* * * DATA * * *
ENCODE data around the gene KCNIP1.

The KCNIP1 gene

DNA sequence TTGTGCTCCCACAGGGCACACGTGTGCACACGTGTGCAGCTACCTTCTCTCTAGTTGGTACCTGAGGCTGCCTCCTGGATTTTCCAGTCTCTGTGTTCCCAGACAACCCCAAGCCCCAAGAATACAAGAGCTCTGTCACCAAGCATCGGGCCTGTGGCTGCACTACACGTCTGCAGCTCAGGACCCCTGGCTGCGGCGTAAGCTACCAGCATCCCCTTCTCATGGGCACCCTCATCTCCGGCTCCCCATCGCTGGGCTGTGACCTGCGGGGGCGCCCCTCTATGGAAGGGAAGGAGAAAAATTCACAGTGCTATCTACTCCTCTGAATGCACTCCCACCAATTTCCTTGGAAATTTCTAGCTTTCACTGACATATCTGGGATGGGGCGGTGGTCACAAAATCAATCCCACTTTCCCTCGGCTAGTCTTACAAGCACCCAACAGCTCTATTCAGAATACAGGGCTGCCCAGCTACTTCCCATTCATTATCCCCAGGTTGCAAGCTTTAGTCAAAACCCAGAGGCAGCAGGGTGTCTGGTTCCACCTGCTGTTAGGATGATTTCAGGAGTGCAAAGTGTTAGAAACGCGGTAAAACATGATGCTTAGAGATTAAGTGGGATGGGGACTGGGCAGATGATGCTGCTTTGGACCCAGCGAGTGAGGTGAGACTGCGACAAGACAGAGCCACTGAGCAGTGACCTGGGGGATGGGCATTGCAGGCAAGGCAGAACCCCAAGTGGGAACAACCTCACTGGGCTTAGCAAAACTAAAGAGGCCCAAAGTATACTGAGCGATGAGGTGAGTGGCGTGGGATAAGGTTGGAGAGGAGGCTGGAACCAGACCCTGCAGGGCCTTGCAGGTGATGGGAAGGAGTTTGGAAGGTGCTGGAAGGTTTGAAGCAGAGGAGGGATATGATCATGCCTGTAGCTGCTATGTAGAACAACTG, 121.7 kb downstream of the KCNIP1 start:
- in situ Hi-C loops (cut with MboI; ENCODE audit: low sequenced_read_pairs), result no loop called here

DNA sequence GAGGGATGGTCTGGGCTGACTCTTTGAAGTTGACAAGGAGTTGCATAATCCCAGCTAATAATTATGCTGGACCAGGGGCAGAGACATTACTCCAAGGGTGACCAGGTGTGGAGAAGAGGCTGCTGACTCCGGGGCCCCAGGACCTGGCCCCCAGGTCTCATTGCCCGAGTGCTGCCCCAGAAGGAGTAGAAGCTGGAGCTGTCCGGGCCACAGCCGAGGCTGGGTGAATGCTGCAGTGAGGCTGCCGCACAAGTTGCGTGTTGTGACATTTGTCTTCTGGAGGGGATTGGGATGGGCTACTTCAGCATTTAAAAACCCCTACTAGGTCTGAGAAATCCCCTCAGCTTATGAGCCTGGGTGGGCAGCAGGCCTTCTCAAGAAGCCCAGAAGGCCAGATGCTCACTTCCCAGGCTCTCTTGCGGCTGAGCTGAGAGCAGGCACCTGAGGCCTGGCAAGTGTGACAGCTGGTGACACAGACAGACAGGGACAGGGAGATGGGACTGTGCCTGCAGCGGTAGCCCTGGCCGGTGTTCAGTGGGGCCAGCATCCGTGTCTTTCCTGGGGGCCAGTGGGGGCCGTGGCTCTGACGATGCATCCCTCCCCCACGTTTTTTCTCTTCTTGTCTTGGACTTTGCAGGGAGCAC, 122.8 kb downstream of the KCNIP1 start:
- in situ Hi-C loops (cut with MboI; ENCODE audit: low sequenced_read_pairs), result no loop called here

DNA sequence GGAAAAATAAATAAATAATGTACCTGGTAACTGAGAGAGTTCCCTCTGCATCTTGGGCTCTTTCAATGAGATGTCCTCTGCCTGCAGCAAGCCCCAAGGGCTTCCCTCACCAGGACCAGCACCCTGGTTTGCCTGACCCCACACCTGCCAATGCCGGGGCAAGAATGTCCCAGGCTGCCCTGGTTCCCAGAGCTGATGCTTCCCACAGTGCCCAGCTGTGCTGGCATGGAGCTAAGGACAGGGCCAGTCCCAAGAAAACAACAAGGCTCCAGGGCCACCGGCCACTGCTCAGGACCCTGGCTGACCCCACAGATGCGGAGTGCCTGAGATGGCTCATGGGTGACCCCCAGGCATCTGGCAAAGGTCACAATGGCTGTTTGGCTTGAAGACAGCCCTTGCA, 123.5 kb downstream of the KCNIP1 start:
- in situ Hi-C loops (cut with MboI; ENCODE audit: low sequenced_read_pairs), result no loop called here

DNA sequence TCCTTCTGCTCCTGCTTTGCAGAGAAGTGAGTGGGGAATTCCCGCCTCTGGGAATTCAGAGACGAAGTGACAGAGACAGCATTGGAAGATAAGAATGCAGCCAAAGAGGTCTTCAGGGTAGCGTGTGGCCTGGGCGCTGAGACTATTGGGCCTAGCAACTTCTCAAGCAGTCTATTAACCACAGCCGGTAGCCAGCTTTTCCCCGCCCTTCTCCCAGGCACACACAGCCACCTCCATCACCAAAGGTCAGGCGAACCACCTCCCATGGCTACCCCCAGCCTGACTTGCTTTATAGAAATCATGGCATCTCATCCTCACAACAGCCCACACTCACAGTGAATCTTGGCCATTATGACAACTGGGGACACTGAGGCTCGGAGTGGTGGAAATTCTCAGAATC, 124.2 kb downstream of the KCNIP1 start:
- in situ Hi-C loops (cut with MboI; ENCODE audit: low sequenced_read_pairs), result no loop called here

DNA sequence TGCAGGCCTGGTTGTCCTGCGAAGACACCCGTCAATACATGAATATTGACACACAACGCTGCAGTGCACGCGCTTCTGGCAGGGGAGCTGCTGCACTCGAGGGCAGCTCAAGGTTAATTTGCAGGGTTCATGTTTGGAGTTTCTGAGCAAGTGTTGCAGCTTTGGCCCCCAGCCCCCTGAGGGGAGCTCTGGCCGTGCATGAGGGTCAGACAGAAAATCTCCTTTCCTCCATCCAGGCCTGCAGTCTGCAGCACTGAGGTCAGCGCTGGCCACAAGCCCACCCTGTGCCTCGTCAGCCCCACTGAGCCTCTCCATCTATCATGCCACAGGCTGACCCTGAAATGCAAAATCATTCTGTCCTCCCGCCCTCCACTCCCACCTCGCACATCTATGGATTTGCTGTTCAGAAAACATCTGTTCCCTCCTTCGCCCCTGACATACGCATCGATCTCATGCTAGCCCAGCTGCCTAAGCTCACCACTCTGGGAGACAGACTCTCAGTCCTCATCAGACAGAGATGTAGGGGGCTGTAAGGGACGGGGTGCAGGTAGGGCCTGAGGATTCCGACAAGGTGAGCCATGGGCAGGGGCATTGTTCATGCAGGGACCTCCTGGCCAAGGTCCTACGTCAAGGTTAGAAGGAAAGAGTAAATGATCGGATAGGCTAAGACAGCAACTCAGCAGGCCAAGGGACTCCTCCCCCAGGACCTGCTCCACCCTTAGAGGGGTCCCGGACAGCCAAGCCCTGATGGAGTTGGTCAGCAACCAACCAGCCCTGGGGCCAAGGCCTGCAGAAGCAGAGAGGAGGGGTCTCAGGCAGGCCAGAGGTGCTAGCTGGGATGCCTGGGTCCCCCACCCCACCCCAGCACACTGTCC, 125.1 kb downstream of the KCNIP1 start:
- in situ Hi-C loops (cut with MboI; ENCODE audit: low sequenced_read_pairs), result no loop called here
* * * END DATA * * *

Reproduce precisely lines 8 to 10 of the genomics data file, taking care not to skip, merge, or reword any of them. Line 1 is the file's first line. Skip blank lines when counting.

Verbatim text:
- in situ Hi-C loops (cut with MboI; ENCODE audit: low sequenced_read_pairs), result no loop called here

DNA sequence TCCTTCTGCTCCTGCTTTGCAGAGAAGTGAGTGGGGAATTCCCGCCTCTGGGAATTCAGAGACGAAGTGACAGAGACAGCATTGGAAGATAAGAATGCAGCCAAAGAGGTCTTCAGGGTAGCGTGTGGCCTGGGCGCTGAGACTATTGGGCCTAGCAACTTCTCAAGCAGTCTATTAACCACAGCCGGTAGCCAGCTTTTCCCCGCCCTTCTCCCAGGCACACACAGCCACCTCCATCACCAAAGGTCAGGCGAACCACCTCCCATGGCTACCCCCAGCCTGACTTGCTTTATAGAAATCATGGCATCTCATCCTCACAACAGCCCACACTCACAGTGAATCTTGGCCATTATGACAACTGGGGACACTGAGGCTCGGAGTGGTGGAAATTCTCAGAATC, 124.2 kb downstream of the KCNIP1 start:
- in situ Hi-C loops (cut with MboI; ENCODE audit: low sequenced_read_pairs), result no loop called here